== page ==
True cats, are very good at grooming themselves, but there are some things they can't do themselves. Grooming should be part of the socialization process. The sooner you start, the better.


Many cats hate getting their nails trimmed. This make a simple procedure quite difficult and, in some cases, requires full sedation. Many vets will trim the kittens nails at each visit for vaccinations. However, this may not be enough to accustom your cat to nail trims. You may be able to take the tips off as often as every week. It will be a smaller trim and, therefore, more innocuous. Be calm and go slow. If they will only tolerate one nail, stop and try an hour later. Offer treats while trimming if able. When a cat becomes fearful, the procedure becomes stressful and sometimes expensive. It can become a real hassle, especially if the cat has to be taken to a vet/groomer for nail trims. Many times owners will put it off. Cats nails can over grow and get stuck in things like carpet and can sometimes can get broken. This can also increase the frequency of scratching behaviors. Cats are digitigrade animals. This means they bare weight on their toes. When the nails become too long, they are forced to walk on their nails and this can be painful.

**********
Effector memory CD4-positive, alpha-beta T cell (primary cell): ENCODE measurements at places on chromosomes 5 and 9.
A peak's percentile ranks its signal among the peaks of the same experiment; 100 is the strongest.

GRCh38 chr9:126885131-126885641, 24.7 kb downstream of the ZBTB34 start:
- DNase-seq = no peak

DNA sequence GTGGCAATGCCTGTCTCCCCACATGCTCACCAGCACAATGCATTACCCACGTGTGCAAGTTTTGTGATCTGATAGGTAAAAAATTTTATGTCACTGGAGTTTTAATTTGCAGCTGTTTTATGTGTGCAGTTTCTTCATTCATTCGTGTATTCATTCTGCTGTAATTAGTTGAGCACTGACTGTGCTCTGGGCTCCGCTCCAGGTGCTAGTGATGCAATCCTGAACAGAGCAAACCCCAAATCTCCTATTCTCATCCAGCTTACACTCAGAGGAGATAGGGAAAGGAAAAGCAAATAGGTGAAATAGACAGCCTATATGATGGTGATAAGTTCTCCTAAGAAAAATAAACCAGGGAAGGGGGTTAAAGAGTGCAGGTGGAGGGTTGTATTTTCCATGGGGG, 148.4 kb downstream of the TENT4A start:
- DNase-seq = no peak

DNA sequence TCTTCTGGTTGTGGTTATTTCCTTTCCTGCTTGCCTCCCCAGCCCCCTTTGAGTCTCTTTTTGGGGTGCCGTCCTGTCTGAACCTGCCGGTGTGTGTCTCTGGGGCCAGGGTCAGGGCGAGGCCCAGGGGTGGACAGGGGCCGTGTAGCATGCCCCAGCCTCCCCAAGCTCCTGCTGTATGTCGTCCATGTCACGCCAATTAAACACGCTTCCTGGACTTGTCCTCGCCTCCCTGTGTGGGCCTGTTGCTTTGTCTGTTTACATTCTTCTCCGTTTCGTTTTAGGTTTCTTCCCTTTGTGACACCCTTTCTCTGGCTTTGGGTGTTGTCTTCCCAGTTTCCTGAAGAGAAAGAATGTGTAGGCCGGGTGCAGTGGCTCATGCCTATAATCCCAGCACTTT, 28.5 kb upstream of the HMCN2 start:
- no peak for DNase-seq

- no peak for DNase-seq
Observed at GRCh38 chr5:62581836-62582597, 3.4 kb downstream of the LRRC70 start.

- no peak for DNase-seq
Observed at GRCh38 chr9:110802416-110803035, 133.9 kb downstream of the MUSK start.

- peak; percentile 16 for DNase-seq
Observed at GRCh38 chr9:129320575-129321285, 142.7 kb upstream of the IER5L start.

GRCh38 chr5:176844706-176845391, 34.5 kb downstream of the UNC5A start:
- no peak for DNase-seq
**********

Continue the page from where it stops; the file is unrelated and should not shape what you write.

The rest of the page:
Many gets get cruddy ears at some point, but cleaning them regularly will help avoid them as well as condition your cat to let you put things in its ears in case they ever need ear medication. There are several good ear cleaners available and you could clean your cats ears as often as once a week. 

Bathing and Brushing